The key to a successful strategic change is to change the things that matter to an organisation’s survival; and leave the things that don’t matter to operations.
In his seminal paper ‘What is strategy?‘ Michael Porter argues that effective operations is necessary for survival, but not sufficient. Strategy is always needed. So I am going to argue that strategic change focusses on delivering the edge that enables a successful strategy to deliver not just survival but longevity. To achieve this a strategy must identify those activities that will make the difference for the organisation. Of all the things an organisation does only a few are critical to its survival and hence its strategy. It is strategic insight that identifies these activities.
Clayton Christensen has come the closest I have seen to lucidly describing how to design a business as a set of closely aligned activities which deliver a profitable business model (or an effective model if you are not measuring profit). He shows how the business model as a set of activities needs to be organised for success; and why existing organisations struggle to implement the necessary strategic change for survival.
My original insight of the power of the business model came when I worked in the Hewlett-Packard Research Laboratories. The labs were charged with finding the breakthrough innovations that would enable the company to grow and remain profitable. The problem I found was that innovation in HP was limited to technology, and the harder the better. So a new gadget was more valued that a new software system. And a new business model was not even thought of as an appropriate use of our time. Yet, the biggest innovation in our industry at the time was a new business model designed by Michael Dell which created a hugely valuable business from scratch; the size of which no technical innovation from the labs came close to. Dell’s business model re-defined the supply chain to design, assemble, and ship a PC. It also re-defined the channel to the end customer. And it cut out a number of middle men and agents who were all taking a profit from the process. So Dell was more agile, more focussed on the customer; and hugely more profitable than the HP computer business. Michael Dell did this by thinking through the activities of delivering a computer to the end customer and innovated a few key items, notably:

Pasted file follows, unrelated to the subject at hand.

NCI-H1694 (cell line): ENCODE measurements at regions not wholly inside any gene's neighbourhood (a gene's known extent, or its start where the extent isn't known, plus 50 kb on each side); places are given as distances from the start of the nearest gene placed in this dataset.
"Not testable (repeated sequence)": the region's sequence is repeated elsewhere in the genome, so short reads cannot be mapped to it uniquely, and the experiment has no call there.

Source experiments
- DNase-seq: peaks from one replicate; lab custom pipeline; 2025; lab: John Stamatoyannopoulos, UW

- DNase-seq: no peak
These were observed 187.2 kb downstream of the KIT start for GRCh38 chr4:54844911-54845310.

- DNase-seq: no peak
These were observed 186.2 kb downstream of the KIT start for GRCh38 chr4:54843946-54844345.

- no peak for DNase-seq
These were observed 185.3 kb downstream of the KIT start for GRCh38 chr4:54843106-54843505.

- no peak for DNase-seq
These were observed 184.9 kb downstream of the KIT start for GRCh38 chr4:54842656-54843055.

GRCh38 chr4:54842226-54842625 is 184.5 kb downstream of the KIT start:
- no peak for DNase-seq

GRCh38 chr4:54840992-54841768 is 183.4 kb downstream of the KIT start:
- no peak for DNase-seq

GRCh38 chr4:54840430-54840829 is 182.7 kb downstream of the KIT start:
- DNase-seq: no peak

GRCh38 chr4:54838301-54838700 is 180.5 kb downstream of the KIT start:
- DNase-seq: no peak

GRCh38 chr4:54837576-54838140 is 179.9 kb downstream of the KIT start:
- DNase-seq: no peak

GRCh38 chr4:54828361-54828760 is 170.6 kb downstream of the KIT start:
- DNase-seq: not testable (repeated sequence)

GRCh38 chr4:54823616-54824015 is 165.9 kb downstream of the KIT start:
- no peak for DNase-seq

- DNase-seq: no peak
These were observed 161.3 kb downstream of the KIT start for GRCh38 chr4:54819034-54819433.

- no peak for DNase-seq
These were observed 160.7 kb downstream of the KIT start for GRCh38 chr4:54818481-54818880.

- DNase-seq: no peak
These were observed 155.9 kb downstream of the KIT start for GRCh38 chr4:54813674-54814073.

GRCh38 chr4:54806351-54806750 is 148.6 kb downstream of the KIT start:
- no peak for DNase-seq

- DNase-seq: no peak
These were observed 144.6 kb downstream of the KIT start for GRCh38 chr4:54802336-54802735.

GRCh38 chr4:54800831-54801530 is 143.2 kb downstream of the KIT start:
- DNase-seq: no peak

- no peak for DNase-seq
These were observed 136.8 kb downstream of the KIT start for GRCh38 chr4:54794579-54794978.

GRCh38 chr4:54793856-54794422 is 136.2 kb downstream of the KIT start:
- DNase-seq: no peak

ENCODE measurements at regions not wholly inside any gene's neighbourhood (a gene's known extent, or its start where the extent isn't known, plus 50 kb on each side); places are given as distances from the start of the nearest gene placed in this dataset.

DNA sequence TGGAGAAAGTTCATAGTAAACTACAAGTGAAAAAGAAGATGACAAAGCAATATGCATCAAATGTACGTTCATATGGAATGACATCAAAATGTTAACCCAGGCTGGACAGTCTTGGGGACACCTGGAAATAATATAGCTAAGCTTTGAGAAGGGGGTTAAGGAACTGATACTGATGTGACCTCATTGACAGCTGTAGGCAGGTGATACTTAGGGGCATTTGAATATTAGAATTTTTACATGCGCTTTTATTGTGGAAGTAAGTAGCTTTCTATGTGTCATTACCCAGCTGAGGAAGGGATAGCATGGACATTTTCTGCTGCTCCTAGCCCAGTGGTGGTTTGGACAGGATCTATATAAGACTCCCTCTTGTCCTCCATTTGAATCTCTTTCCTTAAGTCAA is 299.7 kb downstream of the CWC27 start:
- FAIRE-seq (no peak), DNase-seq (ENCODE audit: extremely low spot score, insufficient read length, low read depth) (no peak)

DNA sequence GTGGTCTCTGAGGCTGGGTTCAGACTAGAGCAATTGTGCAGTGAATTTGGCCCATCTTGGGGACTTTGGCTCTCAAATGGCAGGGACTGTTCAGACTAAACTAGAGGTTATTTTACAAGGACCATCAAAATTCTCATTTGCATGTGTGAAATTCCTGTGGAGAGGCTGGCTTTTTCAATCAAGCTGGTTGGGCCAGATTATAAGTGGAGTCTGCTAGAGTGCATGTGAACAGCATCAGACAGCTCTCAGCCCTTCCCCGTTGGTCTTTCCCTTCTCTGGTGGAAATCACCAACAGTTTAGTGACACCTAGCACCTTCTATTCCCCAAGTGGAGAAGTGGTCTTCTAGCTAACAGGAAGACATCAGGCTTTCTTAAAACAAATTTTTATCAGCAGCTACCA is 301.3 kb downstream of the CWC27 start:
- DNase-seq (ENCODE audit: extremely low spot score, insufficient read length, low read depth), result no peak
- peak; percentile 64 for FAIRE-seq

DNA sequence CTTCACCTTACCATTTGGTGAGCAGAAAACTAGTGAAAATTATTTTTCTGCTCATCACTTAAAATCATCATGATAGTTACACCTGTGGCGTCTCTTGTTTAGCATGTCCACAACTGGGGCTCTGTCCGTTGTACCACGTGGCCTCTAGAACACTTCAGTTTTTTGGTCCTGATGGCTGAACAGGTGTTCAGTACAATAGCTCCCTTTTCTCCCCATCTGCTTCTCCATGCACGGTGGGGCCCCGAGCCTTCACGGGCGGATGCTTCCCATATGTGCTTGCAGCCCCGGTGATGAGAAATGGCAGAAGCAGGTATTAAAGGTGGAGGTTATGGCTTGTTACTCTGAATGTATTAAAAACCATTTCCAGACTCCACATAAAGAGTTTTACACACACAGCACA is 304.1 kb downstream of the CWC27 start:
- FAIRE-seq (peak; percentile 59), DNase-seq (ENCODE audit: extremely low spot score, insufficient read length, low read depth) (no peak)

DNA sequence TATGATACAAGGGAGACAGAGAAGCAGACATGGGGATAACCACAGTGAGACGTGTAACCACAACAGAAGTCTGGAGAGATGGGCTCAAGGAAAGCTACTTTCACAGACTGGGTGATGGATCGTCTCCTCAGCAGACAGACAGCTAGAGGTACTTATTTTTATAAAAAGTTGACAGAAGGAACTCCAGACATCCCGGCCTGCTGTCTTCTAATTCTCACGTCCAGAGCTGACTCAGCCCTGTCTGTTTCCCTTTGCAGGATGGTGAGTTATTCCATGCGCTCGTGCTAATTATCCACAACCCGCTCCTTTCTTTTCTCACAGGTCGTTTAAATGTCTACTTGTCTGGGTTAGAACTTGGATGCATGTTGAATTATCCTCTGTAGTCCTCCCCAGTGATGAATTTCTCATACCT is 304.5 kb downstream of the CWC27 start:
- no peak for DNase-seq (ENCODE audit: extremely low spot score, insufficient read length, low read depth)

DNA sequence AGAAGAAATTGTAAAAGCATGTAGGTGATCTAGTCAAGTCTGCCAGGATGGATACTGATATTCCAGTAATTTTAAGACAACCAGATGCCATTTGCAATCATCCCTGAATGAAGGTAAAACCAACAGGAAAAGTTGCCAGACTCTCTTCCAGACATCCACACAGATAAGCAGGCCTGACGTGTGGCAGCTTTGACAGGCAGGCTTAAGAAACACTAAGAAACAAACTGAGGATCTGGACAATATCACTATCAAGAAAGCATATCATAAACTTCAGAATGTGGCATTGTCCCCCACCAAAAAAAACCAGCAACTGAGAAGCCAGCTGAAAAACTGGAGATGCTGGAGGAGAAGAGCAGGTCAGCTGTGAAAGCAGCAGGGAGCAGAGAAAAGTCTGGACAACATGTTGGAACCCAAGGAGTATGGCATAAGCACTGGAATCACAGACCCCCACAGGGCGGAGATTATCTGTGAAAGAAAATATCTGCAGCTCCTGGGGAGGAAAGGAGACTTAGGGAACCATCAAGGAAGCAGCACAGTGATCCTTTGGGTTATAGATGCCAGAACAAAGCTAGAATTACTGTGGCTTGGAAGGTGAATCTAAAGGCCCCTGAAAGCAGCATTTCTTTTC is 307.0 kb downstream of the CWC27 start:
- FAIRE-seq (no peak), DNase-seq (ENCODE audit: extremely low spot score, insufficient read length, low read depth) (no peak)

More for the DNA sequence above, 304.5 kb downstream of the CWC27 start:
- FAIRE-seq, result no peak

- A direct selling operation using the telephone, and later the internet, so Dell talked directly to the end consumer.
- An assembly method where the carrier (DHL etc) assembled the bits sent by the supply chain in their own warehouses so that most of the Dell inventory never entered a Dell property before it was received by a customer.
There are other innovations; these make the point. Such was the innovation of Dell’s model that no matter how hard it tried HP just could not emulate it. HP was just incapable of the strategic change needed to even follow this model; let alone innovate it. I have a sneaking suspicion the reason HP merged with Compaq was to avoid the possibility of Dell acquiring either of them to dominate the industry.
Changing your systemic activities
Do you know how the activities in your business line up to deliver your value proposition to your customers. Do you know how your competitors compare? Do you know how you can innovate your activities to create a breakthrough in your market? Here is a sample chain to give you some things to think about.
Each of the items above is a possible activity and a possible place to innovate. If you understand where your strategic advantage lies then you can focus on those activities. The other activities need to be good, at least as good as your competitors, but are not the target of strategic change.
We propose that strategic change using the scarce resources of your organisation needs to focus on those activities that support the survival of the organisation. Other activities need to change, but only enough to keep up with the competition; these can be done through the small projects we have discussed before.